In a blow to the Supreme People’s Court (SPC)’s efforts to bolster its prestige and that of the Chinese judiciary, a ruling recently published on the SPC’s court database reveals that Ms. Zuo Hong, formerly a judge (with division level rank) in the SPC’s Trial Supervision Tribunal was convicted of accepting bribes. The published ruling omits her full name and that of others involved in the case.
The initial judgment by the Beijing Eastern District People’s Court (District Court), dated 10 March 2016, from which she appealed was upheld by the #2 Beijing Intermediate People’s Court on 31 May 2016. Because the amounts involved were small (approximately RMB 70,000, particularly in comparison to many of the other corruption cases that have come to light in the last two years), her one and a half year sentence was suspended for two years. Although she avoided a jail term, she will be unable to draw on her state pension and cannot be involved directly in the legal profession.
The facts, according to the ruling (which summarizes Zuo’s confession and witness statements of others involved in the case):
The then Judge Zuo received as gifts US dollars (USD) and a BV bag (men’s style) from Judge Hui of the Shanghai Higher People’s Court, Trial Supervision Tribunal (USD $6000) and Mr. Yang, Deputy General Manager of Zhongxia Construction Group (Zhongxia, a Shaoxing, Zhejiang-based private company) (bag and USD $2000). (It appears that the bag was originally intended for Judge Hui.)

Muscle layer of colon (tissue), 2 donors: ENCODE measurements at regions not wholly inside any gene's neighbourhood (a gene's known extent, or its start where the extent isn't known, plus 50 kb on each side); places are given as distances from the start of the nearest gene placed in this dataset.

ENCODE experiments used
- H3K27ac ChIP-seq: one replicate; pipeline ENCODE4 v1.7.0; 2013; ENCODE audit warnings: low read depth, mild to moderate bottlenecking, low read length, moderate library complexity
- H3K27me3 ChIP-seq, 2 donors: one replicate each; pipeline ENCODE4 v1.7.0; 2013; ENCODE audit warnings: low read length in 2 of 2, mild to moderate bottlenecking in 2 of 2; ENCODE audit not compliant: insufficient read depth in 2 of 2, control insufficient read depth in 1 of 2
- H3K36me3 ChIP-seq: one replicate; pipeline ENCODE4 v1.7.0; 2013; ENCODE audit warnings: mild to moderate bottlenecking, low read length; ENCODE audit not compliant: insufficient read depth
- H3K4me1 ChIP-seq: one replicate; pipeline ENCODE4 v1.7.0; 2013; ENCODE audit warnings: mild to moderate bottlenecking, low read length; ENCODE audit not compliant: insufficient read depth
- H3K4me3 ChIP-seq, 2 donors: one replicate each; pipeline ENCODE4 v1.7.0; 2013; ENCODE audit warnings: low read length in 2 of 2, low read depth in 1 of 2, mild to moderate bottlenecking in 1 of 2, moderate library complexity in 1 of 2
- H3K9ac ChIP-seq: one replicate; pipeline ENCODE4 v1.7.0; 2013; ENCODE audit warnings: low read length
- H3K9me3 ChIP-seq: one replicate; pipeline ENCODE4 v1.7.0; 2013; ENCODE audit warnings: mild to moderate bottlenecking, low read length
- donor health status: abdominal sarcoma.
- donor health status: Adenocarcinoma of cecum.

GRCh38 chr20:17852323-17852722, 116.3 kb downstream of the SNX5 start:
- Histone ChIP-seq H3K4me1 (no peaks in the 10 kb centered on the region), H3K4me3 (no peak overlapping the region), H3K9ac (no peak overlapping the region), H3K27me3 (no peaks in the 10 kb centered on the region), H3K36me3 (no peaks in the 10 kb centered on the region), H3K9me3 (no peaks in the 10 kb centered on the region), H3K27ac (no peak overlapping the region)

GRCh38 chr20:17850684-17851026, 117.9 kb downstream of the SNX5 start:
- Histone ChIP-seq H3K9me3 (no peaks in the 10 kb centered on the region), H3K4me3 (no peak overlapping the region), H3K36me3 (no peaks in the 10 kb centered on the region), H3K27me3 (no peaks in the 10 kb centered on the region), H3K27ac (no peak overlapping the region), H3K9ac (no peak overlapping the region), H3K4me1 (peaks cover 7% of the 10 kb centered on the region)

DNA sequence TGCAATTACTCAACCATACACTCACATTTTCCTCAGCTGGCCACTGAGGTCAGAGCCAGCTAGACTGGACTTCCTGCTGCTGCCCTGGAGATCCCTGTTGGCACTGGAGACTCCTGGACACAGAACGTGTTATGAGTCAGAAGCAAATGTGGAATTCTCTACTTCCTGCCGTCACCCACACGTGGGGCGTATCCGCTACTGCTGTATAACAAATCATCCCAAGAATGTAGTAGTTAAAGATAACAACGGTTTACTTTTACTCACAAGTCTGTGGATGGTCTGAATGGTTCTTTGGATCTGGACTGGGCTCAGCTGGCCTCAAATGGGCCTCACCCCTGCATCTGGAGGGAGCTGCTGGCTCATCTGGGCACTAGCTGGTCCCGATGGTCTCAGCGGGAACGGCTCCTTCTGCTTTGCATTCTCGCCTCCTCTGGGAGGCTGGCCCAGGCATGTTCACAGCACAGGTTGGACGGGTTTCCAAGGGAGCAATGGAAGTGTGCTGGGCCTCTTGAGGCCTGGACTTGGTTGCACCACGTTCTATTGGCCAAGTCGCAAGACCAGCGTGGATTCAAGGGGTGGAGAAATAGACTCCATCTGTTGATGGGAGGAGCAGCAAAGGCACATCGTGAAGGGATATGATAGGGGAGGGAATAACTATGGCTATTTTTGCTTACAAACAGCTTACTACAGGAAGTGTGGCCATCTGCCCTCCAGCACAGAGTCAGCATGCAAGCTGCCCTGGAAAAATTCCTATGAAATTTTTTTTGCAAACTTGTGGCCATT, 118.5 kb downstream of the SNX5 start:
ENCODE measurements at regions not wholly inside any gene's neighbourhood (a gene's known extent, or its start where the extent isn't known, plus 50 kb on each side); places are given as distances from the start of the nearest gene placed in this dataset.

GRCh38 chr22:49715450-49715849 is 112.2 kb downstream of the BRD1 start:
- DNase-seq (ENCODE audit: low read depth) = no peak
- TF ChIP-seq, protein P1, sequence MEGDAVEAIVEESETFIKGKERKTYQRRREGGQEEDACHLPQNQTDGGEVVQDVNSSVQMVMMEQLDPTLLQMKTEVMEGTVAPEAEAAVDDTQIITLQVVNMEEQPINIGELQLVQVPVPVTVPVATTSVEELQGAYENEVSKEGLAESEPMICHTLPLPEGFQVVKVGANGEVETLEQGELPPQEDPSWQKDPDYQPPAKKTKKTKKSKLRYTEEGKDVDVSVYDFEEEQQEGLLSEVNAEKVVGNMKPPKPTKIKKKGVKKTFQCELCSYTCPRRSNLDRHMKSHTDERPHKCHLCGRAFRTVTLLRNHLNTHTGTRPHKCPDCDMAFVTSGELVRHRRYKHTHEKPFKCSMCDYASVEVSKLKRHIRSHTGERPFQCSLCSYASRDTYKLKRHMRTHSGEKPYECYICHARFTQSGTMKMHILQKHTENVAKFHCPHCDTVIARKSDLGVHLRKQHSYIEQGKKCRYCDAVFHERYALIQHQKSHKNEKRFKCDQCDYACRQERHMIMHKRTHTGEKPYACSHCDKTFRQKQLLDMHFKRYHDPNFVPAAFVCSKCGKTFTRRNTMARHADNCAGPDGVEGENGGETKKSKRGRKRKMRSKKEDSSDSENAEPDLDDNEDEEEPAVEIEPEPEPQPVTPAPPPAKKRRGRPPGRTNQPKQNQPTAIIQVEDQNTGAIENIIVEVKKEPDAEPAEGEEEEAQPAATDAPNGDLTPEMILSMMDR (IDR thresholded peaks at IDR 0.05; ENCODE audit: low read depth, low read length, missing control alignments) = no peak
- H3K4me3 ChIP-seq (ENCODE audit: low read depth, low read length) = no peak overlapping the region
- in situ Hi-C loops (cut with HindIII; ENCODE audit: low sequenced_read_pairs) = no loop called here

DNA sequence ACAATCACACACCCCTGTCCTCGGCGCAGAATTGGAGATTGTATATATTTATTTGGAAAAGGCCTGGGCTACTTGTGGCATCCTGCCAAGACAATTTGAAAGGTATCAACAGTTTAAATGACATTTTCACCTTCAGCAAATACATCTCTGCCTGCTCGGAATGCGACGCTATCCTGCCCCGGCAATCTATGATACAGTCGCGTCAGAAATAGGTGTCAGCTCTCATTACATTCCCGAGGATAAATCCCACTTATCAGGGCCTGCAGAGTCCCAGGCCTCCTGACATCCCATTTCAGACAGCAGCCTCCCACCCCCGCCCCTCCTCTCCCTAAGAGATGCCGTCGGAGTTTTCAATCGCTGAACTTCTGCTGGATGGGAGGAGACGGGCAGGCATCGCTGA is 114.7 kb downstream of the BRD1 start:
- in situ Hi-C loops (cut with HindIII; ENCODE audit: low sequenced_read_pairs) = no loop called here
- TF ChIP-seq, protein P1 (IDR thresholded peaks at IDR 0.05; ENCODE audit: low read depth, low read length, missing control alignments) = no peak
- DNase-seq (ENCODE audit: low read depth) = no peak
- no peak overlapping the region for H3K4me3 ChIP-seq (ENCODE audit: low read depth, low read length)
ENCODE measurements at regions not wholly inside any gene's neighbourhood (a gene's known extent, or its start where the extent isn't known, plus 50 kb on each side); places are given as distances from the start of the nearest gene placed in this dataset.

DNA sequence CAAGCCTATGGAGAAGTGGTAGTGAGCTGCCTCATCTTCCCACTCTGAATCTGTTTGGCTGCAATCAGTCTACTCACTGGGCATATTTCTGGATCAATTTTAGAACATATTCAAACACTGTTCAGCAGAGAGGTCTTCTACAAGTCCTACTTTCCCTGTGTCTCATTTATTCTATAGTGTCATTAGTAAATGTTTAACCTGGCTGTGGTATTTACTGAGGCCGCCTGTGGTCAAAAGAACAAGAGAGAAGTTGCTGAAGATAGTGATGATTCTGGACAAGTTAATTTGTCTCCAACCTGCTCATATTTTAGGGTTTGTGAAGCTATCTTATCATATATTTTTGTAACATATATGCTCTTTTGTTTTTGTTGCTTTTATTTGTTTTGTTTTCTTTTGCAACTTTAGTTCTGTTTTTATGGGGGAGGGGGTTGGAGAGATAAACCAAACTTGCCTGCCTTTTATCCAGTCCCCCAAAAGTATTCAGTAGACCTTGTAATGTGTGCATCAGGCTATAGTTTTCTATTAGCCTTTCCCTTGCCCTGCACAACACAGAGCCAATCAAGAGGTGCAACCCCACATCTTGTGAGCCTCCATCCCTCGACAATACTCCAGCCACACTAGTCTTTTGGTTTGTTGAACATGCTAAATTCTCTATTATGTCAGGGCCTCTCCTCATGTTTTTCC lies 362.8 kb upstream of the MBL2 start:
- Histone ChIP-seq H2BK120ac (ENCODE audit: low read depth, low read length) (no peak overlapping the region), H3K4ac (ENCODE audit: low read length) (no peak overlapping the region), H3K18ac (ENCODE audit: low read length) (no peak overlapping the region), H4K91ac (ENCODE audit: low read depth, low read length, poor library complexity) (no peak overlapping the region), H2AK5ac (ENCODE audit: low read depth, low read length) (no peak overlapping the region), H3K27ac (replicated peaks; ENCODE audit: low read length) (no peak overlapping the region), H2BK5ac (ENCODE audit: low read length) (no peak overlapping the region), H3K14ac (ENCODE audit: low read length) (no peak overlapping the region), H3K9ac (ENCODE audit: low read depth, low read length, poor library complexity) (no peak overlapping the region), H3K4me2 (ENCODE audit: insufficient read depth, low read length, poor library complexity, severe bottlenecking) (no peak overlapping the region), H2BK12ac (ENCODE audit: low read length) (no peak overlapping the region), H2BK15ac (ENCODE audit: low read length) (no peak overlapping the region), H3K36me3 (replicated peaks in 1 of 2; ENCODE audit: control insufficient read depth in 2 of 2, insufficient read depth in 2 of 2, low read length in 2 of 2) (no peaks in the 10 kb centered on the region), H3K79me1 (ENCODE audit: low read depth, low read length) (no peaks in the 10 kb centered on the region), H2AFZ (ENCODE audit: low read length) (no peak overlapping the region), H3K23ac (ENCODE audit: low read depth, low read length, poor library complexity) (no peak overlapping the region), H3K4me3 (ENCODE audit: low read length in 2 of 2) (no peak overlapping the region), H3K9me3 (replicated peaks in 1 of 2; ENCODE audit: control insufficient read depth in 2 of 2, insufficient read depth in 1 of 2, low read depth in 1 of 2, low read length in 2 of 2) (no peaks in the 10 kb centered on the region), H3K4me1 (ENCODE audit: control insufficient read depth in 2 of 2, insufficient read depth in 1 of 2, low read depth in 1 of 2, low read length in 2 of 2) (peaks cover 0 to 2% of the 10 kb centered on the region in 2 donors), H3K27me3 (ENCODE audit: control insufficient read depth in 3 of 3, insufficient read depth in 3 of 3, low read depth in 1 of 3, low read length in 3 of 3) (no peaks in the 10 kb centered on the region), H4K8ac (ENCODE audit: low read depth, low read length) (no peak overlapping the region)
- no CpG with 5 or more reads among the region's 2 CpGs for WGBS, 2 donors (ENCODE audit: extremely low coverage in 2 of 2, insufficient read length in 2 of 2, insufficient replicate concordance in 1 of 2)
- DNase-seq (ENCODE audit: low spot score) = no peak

Judge Hui and Mr. Yang were classmates. Judge Zuo, who was contacted by Judge Hui, involved herself in a private lending case in the Shaanxi Higher People’s Court in which a Zhongxia subsidiary was a party (the related judgments are listed in this article). The SPC had ruled on the Zhongxia subsidiary’s re-trial petition and remanded to the Shaanxi Higher People’s Court for further proceedings. During 2014, Judge Zuo traveled to Xian four times on the matter, where she met with Judge Hui and Mr. Yang. Judges Zuo and Hui met with their contacts at that court to set out Zhongxia’s position and to have those views conveyed to the judges directly involved. According to the judgment, the Shaanxi judges met with Judges Zuo and Hui because she was from the SPC and given the hierarchical relationship, it was awkward to refuse to meet. The case was further discussed by the collegiate panel and judicial committee and eventually remanded to the Xian Intermediate Court for retrial on the basis that the facts were unclear.
According to this article, the case came to the attention of the Supervision Bureau of the SPC in January, 2015, when its personnel were investigating other cases and her iPhone and BV bag came to their attention. In April, 2015, the Supervision Bureau opened an investigation file for her case. Judge Zuo cooperated with the Supervision Bureau’s investigation and handed over the money and bag to investigators. Her case was transferred to the procuratorate on 12 June 2015, when she was taken into custody. She was arrested at the end of that month.
On 1 February 2016, the Communist Party Central Political-Legal Committee designated her case as one of seven typical cases of leadership interference in the judicial process. By that time she had been expelled from the Communist Party under its disciplinary procedures. At the end of August 2015, Ms. Zuo was formally removed from office.